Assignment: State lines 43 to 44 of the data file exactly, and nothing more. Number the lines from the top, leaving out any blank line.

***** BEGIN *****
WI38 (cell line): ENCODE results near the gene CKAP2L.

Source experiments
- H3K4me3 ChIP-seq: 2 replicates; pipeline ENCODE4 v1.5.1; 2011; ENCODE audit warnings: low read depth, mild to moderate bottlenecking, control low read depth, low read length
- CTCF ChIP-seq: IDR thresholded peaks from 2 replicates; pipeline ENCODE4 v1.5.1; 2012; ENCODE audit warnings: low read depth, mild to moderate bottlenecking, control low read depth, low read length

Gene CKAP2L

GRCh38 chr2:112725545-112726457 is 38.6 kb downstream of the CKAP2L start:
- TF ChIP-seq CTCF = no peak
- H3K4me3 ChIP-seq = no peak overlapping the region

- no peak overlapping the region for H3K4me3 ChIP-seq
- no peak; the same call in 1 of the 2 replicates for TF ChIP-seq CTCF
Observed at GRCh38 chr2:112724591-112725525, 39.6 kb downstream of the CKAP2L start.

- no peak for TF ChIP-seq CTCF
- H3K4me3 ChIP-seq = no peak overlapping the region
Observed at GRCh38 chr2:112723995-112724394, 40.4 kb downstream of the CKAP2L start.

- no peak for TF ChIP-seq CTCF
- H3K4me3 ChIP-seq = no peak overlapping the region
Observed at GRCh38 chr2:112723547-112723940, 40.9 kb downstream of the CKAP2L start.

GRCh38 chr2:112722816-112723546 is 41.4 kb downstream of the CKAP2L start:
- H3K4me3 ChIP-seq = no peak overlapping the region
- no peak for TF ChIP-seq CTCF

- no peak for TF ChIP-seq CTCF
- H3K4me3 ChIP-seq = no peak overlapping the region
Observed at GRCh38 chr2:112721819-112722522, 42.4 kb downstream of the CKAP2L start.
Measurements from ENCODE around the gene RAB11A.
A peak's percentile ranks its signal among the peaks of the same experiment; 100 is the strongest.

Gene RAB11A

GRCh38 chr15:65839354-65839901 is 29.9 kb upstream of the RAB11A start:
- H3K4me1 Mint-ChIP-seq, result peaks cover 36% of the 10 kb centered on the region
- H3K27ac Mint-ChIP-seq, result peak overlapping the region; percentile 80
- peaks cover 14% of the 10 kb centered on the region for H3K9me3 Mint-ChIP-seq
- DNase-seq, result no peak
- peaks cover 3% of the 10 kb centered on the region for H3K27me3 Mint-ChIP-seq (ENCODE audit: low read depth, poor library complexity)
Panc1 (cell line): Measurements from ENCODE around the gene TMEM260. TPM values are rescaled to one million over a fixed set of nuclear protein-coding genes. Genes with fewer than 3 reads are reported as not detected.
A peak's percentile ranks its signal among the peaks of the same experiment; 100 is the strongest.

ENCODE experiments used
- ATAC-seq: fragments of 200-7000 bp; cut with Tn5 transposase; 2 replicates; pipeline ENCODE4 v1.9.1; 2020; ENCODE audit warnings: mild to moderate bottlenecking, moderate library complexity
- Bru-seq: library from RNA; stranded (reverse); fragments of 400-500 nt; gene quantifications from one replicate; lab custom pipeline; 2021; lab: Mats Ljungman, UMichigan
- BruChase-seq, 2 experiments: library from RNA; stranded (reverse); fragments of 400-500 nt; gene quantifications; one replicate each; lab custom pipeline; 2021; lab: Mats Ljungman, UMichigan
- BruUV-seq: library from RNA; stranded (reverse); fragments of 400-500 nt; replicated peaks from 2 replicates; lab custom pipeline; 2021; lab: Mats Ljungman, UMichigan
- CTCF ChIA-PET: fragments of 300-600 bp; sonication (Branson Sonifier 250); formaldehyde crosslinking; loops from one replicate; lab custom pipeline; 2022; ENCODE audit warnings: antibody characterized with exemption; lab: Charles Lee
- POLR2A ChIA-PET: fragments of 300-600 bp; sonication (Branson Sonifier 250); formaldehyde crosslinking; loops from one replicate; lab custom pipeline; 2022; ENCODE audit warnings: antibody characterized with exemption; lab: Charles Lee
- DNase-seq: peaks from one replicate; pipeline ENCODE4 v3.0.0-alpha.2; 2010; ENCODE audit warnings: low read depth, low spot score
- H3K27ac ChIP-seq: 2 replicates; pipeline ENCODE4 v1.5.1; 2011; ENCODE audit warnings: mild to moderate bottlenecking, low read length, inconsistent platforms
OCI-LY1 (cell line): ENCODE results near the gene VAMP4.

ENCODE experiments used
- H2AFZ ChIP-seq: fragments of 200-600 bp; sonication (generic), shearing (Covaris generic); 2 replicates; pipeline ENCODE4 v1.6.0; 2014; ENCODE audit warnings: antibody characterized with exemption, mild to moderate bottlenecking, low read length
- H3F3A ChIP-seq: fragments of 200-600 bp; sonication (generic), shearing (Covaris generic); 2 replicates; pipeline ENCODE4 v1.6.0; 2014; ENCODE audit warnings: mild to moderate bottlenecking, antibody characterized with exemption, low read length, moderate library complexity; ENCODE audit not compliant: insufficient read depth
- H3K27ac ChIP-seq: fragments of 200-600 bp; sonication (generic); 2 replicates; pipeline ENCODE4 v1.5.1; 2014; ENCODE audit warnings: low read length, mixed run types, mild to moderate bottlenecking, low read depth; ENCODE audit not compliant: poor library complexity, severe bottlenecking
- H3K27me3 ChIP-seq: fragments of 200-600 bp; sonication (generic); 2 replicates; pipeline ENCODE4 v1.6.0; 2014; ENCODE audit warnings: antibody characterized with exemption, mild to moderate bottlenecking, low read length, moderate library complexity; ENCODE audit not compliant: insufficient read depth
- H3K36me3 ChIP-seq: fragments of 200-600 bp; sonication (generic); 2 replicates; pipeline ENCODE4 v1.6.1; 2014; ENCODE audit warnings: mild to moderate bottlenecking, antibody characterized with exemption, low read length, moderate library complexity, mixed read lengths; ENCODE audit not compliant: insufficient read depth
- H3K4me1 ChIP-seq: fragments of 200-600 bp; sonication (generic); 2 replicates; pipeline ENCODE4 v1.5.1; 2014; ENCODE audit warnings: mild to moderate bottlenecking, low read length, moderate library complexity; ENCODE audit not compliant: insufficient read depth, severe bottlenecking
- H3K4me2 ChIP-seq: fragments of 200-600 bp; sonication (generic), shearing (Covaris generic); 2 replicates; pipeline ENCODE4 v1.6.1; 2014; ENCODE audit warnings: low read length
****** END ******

- H3K27ac ChIP-seq: 2 replicates; pipeline ENCODE4 v1.5.1; 2011; ENCODE audit warnings: mild to moderate bottlenecking, low read length, inconsistent platforms
OCI-LY1 (cell line): ENCODE results near the gene VAMP4.